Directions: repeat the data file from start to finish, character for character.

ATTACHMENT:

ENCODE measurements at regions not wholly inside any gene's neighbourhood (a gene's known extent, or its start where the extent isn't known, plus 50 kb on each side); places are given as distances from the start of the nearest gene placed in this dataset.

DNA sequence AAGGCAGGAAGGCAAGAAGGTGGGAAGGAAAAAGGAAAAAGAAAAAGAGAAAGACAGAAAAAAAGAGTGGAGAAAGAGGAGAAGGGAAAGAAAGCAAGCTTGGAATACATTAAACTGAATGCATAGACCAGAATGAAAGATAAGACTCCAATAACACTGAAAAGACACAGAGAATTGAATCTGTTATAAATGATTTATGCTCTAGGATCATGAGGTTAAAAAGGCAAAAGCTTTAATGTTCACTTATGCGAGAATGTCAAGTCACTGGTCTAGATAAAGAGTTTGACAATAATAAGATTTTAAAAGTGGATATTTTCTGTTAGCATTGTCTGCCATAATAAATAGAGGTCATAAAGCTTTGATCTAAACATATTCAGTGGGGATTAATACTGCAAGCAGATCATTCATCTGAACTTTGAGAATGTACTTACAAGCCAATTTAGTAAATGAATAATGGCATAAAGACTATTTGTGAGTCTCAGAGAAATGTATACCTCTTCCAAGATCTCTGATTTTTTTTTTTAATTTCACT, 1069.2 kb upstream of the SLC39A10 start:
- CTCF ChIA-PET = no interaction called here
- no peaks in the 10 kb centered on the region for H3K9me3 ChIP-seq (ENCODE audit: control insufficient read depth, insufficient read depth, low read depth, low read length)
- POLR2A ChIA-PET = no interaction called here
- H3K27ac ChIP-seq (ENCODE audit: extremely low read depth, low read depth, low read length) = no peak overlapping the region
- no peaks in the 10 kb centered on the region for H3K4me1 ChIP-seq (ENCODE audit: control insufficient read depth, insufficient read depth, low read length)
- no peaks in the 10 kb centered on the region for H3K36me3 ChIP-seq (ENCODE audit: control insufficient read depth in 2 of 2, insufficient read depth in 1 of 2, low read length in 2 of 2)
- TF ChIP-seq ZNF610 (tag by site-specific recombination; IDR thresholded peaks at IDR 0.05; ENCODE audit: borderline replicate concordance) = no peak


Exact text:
ENCODE measurements at regions not wholly inside any gene's neighbourhood (a gene's known extent, or its start where the extent isn't known, plus 50 kb on each side); places are given as distances from the start of the nearest gene placed in this dataset.

DNA sequence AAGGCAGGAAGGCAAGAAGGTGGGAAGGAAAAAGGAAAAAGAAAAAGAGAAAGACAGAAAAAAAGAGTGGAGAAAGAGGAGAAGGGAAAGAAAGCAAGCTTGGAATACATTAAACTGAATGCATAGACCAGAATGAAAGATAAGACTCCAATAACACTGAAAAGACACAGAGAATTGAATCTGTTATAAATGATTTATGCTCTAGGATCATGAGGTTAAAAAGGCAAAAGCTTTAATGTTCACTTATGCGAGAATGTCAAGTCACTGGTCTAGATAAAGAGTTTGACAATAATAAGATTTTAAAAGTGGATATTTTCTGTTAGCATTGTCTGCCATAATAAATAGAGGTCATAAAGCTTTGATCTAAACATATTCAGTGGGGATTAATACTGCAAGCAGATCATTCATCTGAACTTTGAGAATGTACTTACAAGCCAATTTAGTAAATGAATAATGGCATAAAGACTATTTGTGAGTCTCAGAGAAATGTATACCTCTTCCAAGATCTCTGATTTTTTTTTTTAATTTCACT, 1069.2 kb upstream of the SLC39A10 start:
- CTCF ChIA-PET = no interaction called here
- no peaks in the 10 kb centered on the region for H3K9me3 ChIP-seq (ENCODE audit: control insufficient read depth, insufficient read depth, low read depth, low read length)
- POLR2A ChIA-PET = no interaction called here
- H3K27ac ChIP-seq (ENCODE audit: extremely low read depth, low read depth, low read length) = no peak overlapping the region
- no peaks in the 10 kb centered on the region for H3K4me1 ChIP-seq (ENCODE audit: control insufficient read depth, insufficient read depth, low read length)
- no peaks in the 10 kb centered on the region for H3K36me3 ChIP-seq (ENCODE audit: control insufficient read depth in 2 of 2, insufficient read depth in 1 of 2, low read length in 2 of 2)
- TF ChIP-seq ZNF610 (tag by site-specific recombination; IDR thresholded peaks at IDR 0.05; ENCODE audit: borderline replicate concordance) = no peak